Tips to reorganize and energize Moodle courses
Instructors fortunate enough to be using Moodle with their online courses during this incredulous school year have been busily posting resources and activities on their courses. I am currently mentoring scores of online instructors and have found that several of them have been focusing on the content rather than the organization of their courses. This is completely understandable, as this is the first term that they have taught in a fully online mode. The evidence of this is the long list of resources and activities in the Zero or top topic of their Moodle courses.
We are now in the second month of online instruction of this term, so I think it is time to remind teachers to spend some time and effort to organize their online courses. This will prevent confusion among their learners and it will make reusing their courses more efficient in the future if they are required. Also, redistributing and adding more activities and resources across the course main screen will help energize their online courses. Below are a few tips that teachers can use to reorganize and energize their courses’ appearance. If you have any more useful suggestions, please comment below.
Course Improvement Tips
Add visual content via labels. Using labels to delineate, signpost and add interactive content on a Moodle course main page promotes structure and engagement with the course page. Commonly, static images such as lines or a GIFs are placed on the course main page. Adding interactive content through H5Ps, emojis, hyperlinks, audio or video clips, photographs, drawn pictures and more will invigorate the learner’s experience.
Add stimulating content in HTML blocks. HTML blocks allow course developers, in this case teachers, to display any kind of information or activity, within the limits of a small space on a course. Examples may include: student of the day, word of the day, current weather, stock market indices, daily image, visitors’ map, or a poll to mention a few.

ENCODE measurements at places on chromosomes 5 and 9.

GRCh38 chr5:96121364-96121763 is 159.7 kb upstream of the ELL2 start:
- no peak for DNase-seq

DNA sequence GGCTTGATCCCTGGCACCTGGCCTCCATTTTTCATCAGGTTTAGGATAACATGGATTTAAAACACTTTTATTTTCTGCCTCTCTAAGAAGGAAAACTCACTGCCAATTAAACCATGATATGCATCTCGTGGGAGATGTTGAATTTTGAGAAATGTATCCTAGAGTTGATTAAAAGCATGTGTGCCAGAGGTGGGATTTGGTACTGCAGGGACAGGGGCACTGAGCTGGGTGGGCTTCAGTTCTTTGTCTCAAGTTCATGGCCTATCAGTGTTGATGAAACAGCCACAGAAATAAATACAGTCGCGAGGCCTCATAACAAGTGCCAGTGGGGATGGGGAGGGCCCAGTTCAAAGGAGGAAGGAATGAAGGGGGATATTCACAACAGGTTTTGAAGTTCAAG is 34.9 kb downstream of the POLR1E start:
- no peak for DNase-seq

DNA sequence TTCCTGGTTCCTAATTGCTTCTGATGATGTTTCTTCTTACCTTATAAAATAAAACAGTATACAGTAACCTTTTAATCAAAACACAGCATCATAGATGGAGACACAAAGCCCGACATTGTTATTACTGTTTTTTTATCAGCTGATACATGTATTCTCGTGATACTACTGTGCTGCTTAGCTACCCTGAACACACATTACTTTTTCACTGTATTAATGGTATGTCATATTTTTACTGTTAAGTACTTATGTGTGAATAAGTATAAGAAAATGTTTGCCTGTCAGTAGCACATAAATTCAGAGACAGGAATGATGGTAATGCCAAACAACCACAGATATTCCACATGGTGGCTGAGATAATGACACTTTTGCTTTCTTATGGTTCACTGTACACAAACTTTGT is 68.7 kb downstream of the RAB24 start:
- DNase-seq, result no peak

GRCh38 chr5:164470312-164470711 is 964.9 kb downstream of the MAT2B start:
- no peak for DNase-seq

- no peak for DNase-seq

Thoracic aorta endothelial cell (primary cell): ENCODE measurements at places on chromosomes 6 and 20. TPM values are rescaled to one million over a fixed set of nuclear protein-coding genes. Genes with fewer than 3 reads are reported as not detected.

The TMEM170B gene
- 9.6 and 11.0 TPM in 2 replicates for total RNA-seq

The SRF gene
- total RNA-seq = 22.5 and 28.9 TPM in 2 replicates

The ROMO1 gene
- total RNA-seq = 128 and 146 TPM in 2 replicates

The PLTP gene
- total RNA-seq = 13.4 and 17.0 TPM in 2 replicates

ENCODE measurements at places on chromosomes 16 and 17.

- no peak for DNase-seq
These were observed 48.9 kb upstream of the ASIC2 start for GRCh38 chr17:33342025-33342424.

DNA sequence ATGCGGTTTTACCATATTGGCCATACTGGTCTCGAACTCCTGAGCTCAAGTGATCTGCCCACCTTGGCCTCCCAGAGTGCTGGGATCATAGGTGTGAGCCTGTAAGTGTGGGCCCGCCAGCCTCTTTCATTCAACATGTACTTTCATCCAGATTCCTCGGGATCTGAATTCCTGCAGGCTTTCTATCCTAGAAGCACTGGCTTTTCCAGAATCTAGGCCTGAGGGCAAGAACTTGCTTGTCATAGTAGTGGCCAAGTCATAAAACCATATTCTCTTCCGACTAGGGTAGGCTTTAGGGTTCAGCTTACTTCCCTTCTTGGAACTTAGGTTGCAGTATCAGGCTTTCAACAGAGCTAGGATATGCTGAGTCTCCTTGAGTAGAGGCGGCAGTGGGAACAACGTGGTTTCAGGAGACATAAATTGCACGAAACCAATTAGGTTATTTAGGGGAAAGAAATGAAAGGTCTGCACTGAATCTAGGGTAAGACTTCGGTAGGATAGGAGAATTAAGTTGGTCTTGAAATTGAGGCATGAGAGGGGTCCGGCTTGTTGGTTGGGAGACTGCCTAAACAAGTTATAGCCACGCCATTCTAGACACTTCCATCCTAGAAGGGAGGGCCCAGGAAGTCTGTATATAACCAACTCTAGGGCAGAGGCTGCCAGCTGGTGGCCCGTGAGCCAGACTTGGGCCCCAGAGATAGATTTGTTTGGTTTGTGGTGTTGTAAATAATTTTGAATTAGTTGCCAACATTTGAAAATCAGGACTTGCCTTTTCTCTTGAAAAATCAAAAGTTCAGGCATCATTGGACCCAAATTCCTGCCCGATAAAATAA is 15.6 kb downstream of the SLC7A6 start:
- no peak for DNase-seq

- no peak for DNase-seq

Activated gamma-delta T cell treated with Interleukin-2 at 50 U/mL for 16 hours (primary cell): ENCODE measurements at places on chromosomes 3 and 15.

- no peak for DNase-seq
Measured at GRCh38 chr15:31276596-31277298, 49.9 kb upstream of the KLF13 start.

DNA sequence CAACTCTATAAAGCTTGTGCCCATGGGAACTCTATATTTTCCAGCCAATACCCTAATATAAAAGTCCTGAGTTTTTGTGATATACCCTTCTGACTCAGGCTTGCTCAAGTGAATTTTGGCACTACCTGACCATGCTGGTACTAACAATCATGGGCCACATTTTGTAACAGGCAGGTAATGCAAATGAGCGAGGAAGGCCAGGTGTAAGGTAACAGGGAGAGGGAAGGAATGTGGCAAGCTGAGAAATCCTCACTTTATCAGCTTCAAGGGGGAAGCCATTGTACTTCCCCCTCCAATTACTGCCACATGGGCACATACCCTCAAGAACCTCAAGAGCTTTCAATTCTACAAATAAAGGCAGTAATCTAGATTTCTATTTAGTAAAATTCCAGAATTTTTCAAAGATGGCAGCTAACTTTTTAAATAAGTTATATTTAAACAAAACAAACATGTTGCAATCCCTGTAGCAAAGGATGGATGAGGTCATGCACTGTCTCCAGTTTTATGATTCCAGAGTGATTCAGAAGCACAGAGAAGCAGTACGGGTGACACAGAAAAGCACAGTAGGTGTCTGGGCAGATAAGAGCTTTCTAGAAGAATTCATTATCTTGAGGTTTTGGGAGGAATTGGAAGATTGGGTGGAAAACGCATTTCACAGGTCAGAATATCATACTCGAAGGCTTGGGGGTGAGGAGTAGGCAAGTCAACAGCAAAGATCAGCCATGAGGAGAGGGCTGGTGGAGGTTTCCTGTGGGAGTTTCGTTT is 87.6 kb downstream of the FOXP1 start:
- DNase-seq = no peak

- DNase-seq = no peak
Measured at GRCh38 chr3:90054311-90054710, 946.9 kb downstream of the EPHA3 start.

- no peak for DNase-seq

Add a random glossary block to promote vocabulary acquisition. Positioning a linked random glossary block on the course home page will ensure that learners are exposed to the current vocabulary, every time they access the course home page. Images and audio also are available in this block to enhance the effect.
Create and add an introductory/orientation video or animation. Even if the course has already started, instructors should be looking forward to the next cohort as forecasts for the pandemic are not looking promising. As a result, we may be teaching fully online for the next few terms. An introduction to the course and the teacher gives the students more of a personal relationship with the course on their first visit.
Add an RSS Feed block for targeted and seamless information. RSS feed blocks show focused information on the course main page that can be referenced by students while working on a project or building knowledge in a specific genre. Good examples of this are international, regional or local news feeds from a trusted provider or a pedagogical feed such as Breaking News English that shares current events with relevant activities. news feeds can be referenced as a daily ice breaker discussion while students are entering the virtual classroom.
Add QR codes to mobile resources or activities. Visual QR codes can be positioned throughout a Moodle course to provide learners with a means of quick linking to interactive activities on a handheld device. Examples of these are Kahoot, Quizlet Live,Quizizz games, virtual tours, and class worksheets.
Tighten up the introductory topic. Know as topic zero in Moodle or the introductory topic, an online course should only contain basic organizational an communication items. These include course, instructor, and institution information. Other items could include a course glossary, teacher announcements, an attendance widget, a course forum and a link to a virtual classroom. Any items that have accumulated in the top topic should be redistributed into the course topics or modules below the top topic.
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One thought on “Tips to reorganize and energize Moodle courses”
Some awesome ideas there John !
I particularly like the “Tighten up the introductory topic” comment.
Far too often I see content in the heading section of a course, forcing users to scroll past this EVERY time they visit the course home page.
And usually, the content in this section is something they may only read once or twice, maybe at the start of their course.
Soooooo …. put this is Topic 2 !
I generally advise the only thing that should be in the course header section is the main course Forum – to keep the central communication tool high-profile and easy to find.